C. LSU verification
USAG announced that it will be live streaming the verification competition from LSU on February 25, so we all get to follow along as we see exactly how many times we can accidentally call it “the ranch” and then feel gross. Amazing what happens when national verification is held in a real place that appears on maps instead of at a secret forest crypt where you have to smear the blood of an orphan on a cursed chalice to reveal how to get there.
This is a superficially important development in that we all get to see routines and verification and that’s exciting from a sporting perspective, but it’s also symbolically significant in that it represents an opening of the doors of the forbidden city. There should be nothing that needs to be kept secret happening when the national team gets together. “The Russians might steal our routine ideas and Amanar technique!” is nothing, so secrecy only serves to provoke the question, what are you afraid we might find out? Streaming verification is a way for USAG to say, “We’re not doing anything we’re ashamed of…anymore.”
It’s still superficial. It’s still just symbolic. It still doesn’t actually mean that anything real is getting better, but I guess I see it as a kind of peace offering, which is something.
Tatiana Perskaia has been selected by the International Elite Committee (which is comprised of Steve Rybacki-nonvoting, Donna Strauss, Kim Zmeskal, Wu Jiani, Terin Humphrey, and Rhonda Faehn-nonvoting) to temporarily lead the selection decision…presumably because she’s the one who looks the most like Martha? Sigh. Tatiana coached Omelinachik in Ukraine before coming to the US to coach at Capital and was on the 2016 selection committee with Martha and Terin. So she’s definitely a figure of change…
Of note, the roster for this verification does not include Morgan Hurd or Maile O’Keefe, who are already competing at American Cup and wouldn’t be selected for the other world cups anyway, but also does not include Ragan Smith, Emma Malabuyo, or Gabby Perea, who would have been seen as three frontrunners to get those WC assignments, nor does it include Ashton Locklear, who is no longer listed as a member of the national team at all.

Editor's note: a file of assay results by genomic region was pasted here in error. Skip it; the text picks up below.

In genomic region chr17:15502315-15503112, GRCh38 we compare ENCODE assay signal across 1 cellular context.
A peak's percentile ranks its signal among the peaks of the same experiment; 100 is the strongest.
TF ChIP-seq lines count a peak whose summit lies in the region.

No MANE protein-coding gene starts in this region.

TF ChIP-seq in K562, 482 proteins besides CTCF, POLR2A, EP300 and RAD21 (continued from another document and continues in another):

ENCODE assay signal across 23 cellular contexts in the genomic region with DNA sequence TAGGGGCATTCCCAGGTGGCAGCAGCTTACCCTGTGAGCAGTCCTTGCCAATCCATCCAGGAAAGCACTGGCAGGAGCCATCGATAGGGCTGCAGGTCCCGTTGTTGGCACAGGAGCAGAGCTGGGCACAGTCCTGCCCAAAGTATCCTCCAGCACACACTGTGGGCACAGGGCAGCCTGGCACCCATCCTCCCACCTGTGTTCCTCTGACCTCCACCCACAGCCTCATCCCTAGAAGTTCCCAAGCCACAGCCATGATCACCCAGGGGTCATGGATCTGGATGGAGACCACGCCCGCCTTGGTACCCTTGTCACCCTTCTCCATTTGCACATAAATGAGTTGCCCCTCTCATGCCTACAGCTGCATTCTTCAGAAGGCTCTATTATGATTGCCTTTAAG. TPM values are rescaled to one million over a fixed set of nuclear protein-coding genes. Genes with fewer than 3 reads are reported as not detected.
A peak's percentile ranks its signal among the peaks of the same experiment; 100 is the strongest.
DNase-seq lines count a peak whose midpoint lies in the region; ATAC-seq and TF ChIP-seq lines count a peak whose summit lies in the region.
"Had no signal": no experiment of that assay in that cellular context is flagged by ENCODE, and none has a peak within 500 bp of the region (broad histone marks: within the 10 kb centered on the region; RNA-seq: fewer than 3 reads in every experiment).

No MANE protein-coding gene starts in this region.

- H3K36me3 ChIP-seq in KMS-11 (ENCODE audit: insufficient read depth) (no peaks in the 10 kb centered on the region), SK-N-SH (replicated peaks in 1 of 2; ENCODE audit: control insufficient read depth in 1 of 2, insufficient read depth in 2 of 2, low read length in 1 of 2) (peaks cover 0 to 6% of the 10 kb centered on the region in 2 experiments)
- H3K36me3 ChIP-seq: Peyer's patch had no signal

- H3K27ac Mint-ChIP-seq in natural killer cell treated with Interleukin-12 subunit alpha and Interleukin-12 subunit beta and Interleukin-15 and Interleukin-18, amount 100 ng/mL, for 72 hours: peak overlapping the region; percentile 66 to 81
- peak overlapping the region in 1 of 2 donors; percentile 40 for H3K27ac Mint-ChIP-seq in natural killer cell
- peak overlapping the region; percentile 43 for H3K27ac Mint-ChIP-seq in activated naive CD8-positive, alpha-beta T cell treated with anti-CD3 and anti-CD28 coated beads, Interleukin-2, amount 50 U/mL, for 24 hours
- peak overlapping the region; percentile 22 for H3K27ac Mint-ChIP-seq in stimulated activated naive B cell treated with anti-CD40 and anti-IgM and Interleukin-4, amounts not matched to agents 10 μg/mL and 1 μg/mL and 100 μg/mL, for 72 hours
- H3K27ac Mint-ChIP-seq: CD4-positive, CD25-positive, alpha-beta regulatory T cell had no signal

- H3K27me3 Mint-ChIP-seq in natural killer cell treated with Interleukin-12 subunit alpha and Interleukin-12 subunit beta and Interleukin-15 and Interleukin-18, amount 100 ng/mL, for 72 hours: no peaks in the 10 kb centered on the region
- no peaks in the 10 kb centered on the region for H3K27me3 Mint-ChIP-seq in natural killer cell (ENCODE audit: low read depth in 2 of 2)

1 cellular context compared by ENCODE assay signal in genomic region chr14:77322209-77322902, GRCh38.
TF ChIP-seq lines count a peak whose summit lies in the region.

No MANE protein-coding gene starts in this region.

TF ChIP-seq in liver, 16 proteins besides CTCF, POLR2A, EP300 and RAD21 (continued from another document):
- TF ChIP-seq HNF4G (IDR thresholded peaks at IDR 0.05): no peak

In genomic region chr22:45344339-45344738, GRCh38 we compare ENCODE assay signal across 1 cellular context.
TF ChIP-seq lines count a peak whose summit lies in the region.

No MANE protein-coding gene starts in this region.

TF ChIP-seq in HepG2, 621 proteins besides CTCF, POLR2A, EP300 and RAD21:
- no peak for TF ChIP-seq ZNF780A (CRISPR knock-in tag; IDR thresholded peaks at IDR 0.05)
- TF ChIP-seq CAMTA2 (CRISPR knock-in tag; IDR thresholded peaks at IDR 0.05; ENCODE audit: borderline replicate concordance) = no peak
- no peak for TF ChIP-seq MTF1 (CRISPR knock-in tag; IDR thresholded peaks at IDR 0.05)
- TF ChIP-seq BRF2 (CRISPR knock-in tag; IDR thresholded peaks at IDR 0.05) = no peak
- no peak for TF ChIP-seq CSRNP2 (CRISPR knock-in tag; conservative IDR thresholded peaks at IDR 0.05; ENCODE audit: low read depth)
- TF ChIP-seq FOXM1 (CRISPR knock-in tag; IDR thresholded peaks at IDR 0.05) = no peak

This opens the door for Jordan Chiles, Marz Frazier, Kara Eaker, Trinity Thomas, Adeline Kenlin, and Alyona Shchennikova for possible opportunities. Riley McCusker is also slated to appear, so we’ll see where she is on her injury comeback quest.
Last weekend, Amy Tinkler took the all-around title at the English Championships, outpacing Claudia Fragapane by two tenths. Also, they’re both basically bars specialists now, you guys. Bars ended up being the highest non-vault score for either. Bars.
Ellie Downie returned to competition on three events, placing 3rd on floor with some of her difficulty back and 4th on beam despite grabbing the beam on her double spin. So we’re all going to be OK.
Becky also returned at this competition (because of Double Downies) on bars only, performing a 5.0 D (which is like 2.1 for her) and placing 6th. The Commonwealth Games team of five was expected to be announced after the competition but will now be named on the 21st.
If the Downies are far enough along, you’d want Tinkler, Fragapane, Fenton, Downie, Downie as the CWG team given the 5-4-3 team competition format. As long as Ellie is doing the AA, that covers the bases quite well. If Becky is not yet ready, then Kelly Simm is probably the choice since she can give the closest equivalent to a competitive bars routine as well as a reasonable backup vault.